To get a new perspective, sometimes, it is necessary to think outside the frame and, perhaps, even get out of the country, if needed. I used to have an African American student in my research lab in the USA. During her senior year, she decided to quit the lab and the university, as she had found out that she got pregnant. I was little disappointed. Not only that she was on the verge of finishing her research project but if she continued one more semester she would have been graduating as well. She threw away all that. What a pity!
I wanted to know why. Not looking like I was prying into her issues, I asked her timidly, “Mary (name changed) why did you get pregnant? Look at your situation. You are unmarried and pregnant with a man who has no intention of either marrying you or supporting your baby. You have no real job, and it is tough to be a single parent. On the top of all this, you may not even be able to finish your college, which is vital to get a good job. Knowing all this and being an educated woman, why did you do it! Why did you choose this path?”
Her answer still rings in my ears. She said it’s the attitude! It is the value system. It’s the culture. No big deal. Her mother was single when she was conceived. A couple of her aunts had been in a similar situation, so do some of her friends and neighbors. Thus, it does not come to her as a surprise. But it is a shock to me.
This is not an isolated story. Statistically, a staggering 67% of the black women who gave birth are unmarried! More than 50% of black men and women are never married. Although blacks make up only 14.5% of the population, they constitute around 21% of the total prison population – with drugs possessions, robbery and murder as significant offences. Similar disparaging statistics abound in other human development indicators like education, healthcare, poverty, etc., as well. Black community falls behind the national average on almost every developmental metric.
Despite billions of dollars pumped into education, healthcare and child support, in the form of Pell grants, affirmative action, special black colleges, etc., the failure of the black community to rise to the national standards is discouraging. It is easy and, perhaps, comes without any effort to attribute the backwardness of black community to the historical injustices which happened to them, like slavery, racism, segregation, etc.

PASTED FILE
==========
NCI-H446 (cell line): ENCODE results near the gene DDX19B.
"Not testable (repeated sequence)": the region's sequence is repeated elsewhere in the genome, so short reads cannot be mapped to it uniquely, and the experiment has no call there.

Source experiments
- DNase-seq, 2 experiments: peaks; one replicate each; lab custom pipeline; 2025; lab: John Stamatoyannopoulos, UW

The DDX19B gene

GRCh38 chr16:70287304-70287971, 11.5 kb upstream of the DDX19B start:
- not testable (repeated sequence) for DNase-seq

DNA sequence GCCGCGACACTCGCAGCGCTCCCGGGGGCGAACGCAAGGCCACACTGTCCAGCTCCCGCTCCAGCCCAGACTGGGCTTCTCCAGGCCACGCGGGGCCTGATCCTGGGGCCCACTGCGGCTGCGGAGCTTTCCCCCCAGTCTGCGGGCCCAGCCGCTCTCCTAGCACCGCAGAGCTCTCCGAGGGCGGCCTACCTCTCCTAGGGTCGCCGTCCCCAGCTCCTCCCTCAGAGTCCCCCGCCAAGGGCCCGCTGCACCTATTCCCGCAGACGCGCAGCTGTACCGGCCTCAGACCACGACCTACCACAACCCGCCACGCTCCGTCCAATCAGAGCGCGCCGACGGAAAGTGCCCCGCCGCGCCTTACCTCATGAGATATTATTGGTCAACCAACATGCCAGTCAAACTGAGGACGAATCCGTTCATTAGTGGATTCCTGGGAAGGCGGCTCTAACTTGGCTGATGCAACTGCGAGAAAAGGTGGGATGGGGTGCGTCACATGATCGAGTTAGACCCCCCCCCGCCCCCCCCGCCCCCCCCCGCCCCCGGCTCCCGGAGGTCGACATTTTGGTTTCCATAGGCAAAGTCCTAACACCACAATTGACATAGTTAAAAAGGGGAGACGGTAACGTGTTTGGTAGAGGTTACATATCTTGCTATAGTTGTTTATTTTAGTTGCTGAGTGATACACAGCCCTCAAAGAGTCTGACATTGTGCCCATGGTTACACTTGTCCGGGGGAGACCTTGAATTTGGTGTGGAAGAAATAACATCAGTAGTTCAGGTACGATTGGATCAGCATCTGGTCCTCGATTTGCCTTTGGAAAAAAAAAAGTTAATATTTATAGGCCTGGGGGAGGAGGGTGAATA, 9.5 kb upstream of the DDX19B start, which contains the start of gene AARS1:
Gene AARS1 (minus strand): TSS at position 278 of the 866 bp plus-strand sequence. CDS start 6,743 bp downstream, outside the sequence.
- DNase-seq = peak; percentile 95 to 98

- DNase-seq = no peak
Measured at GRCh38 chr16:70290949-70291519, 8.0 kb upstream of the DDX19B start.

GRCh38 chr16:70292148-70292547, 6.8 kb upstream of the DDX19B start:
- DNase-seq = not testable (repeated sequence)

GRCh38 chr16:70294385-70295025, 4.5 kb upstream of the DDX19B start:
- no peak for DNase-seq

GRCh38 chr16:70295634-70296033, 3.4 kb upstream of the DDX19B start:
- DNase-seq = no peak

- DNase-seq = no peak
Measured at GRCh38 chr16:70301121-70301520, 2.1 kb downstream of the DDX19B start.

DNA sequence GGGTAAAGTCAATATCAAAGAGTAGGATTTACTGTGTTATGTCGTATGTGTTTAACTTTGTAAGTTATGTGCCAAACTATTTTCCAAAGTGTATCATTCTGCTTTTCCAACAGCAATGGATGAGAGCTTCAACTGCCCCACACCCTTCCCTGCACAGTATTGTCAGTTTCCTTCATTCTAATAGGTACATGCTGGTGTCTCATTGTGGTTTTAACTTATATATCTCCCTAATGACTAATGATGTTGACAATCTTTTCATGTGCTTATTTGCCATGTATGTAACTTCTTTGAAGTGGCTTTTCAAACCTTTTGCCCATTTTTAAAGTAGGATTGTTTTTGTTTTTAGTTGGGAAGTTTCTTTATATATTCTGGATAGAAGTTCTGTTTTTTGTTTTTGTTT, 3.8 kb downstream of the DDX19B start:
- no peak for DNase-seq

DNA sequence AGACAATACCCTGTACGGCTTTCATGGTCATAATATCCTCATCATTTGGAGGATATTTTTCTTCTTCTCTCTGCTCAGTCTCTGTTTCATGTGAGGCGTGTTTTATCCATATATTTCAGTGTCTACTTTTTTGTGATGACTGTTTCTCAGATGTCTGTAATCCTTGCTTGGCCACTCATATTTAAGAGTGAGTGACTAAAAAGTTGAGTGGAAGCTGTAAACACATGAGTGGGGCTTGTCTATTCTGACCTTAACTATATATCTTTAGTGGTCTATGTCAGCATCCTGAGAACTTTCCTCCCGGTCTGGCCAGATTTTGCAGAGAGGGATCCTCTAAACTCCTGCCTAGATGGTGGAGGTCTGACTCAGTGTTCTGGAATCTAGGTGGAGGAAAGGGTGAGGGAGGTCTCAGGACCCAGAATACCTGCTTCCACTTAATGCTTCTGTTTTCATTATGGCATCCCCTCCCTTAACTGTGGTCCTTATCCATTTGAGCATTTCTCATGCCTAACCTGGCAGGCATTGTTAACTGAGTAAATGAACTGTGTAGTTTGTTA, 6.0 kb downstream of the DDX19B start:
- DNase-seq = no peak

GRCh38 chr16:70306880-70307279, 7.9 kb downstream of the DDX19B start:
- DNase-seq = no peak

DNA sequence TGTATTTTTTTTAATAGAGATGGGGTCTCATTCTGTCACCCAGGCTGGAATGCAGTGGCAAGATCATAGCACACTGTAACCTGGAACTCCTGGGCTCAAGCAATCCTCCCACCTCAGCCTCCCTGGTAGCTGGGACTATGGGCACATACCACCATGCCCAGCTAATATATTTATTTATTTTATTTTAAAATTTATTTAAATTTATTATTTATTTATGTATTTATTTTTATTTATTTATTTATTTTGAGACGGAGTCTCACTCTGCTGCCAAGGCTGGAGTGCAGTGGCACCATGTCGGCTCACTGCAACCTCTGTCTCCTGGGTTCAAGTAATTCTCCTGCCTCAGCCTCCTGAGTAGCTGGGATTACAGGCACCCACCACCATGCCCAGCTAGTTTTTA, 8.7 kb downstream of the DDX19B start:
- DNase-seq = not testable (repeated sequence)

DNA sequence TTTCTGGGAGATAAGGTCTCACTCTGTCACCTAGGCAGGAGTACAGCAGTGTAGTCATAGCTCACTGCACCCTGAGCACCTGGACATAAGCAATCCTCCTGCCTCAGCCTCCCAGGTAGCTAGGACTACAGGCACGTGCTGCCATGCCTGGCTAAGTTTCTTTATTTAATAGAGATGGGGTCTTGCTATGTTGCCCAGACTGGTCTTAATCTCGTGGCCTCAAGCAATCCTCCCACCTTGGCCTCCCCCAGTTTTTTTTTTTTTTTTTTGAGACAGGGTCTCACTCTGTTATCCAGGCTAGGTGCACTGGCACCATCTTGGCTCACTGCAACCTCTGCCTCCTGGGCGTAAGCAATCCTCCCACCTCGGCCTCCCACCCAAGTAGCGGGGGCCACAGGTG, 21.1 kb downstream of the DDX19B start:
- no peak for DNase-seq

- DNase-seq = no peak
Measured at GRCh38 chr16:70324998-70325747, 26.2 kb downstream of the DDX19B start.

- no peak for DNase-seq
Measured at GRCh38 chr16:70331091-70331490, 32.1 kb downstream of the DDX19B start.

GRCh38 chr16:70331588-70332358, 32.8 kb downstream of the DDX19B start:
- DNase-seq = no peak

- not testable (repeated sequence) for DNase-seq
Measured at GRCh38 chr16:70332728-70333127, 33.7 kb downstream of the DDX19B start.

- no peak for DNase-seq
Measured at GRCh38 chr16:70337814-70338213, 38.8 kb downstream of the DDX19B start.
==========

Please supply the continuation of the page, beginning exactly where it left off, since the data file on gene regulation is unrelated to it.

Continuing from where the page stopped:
However, asserting that these discriminations alone can explain everything that is wrong with today’s black community is an intellectual dishonesty and plainly wrong. It does not mean that there is no racism or oppression. On the contrary, systemic racism is real, operational and must be dealt with at both the government and the societal levels. It’s a continuous struggle.
No, these failures have much deeper roots. They are personal failings, lack of proper value system, breakdown of family structure, peer pressure and the political parties that exploit these communities and blinded intellectuals who recite endlessly recycling of clichéd ideas and explanations and offer no real solutions.
Now consider another oppressed community. They were persecuted for thousands of years, driven out of their homeland. With no place of their own; they had spread throughout the world. Wherever they went, hatred followed them. Millions were killed in a genocidal attempt as late as in the 1940s. Yes, you guessed it right; I am talking about the Jewish people.
Despite these difficulties, Jewish community thrived in every society. Jews make up less than 3 per cent of the USA population, but they have made up more than 20 per cent of the Forbes 400 list of the world’s wealthiest people. Not only in wealth but science as well, they were very successful; 30% per cent of Noble Prize winners were Jewish.